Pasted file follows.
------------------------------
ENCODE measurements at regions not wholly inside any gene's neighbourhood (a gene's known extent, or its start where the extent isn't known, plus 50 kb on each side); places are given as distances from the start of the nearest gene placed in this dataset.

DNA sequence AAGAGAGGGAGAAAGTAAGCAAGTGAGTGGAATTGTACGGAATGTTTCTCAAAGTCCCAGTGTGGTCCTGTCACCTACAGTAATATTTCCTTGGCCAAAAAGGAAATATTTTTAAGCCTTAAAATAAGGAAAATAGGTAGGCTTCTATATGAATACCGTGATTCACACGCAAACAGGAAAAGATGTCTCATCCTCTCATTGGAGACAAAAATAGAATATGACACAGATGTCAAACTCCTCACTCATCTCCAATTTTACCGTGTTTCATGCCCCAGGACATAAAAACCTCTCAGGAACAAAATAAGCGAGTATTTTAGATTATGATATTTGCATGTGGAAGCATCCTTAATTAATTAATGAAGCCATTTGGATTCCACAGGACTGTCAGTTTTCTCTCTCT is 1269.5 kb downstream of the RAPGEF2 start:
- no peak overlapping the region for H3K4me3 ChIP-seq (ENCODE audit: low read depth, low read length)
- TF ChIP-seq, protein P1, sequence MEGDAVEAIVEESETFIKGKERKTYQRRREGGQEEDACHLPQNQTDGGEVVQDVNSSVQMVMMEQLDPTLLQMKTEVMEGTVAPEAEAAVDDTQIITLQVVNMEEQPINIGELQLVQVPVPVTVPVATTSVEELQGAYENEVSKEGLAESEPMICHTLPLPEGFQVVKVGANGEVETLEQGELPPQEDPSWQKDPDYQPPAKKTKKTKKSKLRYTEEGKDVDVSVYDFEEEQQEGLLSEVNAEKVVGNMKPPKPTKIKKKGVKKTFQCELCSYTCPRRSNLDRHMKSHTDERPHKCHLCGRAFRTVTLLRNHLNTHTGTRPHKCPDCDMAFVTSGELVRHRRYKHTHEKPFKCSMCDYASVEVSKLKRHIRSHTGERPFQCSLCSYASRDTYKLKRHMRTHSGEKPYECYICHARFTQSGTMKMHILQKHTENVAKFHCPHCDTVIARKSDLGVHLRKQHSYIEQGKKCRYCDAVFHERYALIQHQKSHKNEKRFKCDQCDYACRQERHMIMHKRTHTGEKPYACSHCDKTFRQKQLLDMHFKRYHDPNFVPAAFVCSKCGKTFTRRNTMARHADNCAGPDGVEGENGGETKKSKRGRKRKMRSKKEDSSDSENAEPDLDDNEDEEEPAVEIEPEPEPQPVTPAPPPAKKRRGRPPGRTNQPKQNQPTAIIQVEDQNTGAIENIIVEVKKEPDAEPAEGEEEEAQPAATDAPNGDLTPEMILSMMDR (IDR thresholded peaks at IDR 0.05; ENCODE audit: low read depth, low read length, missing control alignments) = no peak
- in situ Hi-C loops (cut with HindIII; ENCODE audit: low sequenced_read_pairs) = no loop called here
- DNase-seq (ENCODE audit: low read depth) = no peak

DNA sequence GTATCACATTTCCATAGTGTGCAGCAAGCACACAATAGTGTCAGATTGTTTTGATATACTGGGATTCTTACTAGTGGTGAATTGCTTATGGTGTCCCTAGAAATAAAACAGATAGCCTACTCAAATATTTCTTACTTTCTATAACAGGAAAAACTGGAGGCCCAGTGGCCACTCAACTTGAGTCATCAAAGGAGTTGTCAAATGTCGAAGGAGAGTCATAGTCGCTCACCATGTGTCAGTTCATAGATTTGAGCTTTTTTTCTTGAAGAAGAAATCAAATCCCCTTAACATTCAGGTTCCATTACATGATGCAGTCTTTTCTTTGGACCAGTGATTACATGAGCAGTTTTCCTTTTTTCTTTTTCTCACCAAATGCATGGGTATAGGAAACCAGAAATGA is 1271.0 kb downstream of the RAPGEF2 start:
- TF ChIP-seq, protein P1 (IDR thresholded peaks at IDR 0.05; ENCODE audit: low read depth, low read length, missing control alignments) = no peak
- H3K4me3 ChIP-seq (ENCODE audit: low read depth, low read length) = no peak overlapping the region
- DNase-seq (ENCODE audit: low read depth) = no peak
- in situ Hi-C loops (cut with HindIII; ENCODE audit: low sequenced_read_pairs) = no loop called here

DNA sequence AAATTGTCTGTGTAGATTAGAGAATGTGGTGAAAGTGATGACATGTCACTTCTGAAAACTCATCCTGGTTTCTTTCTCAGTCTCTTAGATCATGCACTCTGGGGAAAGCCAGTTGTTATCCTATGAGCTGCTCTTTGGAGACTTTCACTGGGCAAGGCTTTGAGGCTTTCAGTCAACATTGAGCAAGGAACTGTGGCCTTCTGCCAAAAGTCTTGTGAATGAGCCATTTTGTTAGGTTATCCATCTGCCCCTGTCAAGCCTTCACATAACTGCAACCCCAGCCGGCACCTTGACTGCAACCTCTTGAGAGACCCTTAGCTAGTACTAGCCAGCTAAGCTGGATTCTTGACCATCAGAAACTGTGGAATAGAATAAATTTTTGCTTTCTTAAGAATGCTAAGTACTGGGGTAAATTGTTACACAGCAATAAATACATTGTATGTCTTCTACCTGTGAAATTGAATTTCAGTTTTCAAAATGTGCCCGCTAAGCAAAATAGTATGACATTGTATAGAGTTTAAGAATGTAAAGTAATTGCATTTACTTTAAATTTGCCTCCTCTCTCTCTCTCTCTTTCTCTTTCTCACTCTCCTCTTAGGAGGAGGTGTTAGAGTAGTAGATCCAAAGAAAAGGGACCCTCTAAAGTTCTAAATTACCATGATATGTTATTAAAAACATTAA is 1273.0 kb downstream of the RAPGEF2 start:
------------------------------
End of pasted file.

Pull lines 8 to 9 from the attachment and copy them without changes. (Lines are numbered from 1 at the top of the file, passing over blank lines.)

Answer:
- TF ChIP-seq, protein P1 (IDR thresholded peaks at IDR 0.05; ENCODE audit: low read depth, low read length, missing control alignments) = no peak
- H3K4me3 ChIP-seq (ENCODE audit: low read depth, low read length) = no peak overlapping the region